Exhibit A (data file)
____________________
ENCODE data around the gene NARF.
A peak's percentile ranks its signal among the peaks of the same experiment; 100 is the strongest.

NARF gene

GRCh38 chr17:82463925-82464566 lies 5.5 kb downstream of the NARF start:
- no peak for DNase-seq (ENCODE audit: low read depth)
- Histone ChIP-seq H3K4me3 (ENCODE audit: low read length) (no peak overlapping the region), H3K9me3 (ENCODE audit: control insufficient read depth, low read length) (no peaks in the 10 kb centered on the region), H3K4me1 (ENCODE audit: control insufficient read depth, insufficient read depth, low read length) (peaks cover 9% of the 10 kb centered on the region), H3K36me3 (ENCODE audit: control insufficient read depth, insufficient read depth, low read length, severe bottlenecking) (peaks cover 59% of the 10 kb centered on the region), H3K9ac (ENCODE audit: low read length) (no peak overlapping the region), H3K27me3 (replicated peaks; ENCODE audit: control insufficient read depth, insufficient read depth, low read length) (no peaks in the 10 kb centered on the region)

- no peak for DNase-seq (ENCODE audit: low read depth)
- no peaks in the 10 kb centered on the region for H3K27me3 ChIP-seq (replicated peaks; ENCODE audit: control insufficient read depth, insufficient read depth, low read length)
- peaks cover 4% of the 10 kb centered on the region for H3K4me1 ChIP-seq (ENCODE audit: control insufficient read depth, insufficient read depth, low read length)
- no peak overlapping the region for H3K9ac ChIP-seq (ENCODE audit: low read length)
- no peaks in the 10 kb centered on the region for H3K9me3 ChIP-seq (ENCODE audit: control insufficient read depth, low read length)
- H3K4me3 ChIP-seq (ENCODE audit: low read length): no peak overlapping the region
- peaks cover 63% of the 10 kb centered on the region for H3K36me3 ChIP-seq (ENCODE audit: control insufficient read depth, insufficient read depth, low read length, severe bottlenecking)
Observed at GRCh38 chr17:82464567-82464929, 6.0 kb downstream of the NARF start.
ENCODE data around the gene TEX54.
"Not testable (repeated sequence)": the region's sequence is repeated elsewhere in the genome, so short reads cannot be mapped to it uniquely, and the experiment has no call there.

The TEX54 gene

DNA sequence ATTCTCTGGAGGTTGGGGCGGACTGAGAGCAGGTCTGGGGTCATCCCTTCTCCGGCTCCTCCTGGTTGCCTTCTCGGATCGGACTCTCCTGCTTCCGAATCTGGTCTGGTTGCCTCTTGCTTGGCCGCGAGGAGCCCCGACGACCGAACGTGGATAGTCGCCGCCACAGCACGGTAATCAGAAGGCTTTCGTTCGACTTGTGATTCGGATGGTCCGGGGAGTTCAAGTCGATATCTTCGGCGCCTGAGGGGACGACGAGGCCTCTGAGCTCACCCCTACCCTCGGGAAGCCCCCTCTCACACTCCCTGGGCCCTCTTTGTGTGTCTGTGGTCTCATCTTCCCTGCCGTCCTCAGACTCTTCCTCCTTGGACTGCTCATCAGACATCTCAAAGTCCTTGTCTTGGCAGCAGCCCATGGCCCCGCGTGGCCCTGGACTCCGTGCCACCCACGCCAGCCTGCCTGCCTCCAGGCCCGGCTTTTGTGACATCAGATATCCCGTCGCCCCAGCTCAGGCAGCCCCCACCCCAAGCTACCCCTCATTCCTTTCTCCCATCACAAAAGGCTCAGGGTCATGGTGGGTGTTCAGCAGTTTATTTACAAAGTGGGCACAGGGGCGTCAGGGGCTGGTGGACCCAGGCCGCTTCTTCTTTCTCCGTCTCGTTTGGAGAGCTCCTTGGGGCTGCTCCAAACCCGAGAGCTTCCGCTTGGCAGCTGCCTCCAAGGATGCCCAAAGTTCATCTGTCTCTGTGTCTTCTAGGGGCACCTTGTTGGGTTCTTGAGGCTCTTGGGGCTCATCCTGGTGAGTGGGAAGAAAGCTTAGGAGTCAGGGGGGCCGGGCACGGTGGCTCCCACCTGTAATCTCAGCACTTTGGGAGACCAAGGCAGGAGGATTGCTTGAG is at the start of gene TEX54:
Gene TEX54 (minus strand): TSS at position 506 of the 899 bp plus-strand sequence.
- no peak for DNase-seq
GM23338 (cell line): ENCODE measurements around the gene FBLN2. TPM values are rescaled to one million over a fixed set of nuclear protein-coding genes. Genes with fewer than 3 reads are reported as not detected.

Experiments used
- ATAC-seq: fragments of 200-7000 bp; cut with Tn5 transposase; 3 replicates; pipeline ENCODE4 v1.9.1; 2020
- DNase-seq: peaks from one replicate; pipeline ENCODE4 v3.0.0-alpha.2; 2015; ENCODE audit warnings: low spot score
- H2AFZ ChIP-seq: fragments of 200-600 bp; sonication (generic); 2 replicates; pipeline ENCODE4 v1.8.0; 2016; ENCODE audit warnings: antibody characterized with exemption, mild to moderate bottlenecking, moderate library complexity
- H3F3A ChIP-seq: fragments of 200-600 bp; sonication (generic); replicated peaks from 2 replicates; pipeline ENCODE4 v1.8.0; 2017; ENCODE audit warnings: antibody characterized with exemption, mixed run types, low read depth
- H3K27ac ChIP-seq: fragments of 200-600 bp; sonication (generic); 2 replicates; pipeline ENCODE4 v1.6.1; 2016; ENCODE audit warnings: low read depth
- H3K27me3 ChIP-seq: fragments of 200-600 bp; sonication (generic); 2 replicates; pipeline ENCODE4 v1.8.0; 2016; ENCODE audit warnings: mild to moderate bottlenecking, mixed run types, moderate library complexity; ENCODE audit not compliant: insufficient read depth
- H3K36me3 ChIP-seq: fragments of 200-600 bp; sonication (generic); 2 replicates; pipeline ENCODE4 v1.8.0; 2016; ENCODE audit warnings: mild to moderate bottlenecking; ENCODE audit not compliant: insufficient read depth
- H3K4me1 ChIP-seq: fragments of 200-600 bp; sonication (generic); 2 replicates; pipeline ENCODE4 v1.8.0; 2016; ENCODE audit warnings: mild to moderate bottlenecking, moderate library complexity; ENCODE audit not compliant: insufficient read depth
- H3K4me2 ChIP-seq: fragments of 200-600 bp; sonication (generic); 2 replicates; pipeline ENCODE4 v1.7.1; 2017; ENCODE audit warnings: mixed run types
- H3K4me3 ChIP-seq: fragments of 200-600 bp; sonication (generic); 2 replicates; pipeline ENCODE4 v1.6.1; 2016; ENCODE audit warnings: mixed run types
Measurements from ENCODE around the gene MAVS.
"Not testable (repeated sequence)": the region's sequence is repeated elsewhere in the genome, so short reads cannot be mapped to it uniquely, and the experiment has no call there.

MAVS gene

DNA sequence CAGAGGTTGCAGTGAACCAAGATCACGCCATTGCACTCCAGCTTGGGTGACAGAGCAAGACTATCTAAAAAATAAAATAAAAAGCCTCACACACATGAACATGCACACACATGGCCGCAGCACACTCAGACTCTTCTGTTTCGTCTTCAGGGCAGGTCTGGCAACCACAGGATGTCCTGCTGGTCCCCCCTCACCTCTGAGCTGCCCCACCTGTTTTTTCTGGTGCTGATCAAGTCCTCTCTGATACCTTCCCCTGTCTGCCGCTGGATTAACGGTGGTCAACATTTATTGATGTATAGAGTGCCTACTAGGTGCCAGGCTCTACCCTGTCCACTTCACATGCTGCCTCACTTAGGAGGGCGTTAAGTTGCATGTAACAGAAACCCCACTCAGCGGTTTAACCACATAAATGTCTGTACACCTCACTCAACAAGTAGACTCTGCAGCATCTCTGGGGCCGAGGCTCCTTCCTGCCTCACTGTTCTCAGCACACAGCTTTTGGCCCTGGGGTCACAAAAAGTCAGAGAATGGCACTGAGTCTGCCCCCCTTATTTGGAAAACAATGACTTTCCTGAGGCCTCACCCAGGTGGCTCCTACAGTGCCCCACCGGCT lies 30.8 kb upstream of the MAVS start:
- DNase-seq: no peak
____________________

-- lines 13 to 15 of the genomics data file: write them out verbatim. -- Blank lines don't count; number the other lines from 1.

- peaks cover 63% of the 10 kb centered on the region for H3K36me3 ChIP-seq (ENCODE audit: control insufficient read depth, insufficient read depth, low read length, severe bottlenecking)
Observed at GRCh38 chr17:82464567-82464929, 6.0 kb downstream of the NARF start.
ENCODE data around the gene TEX54.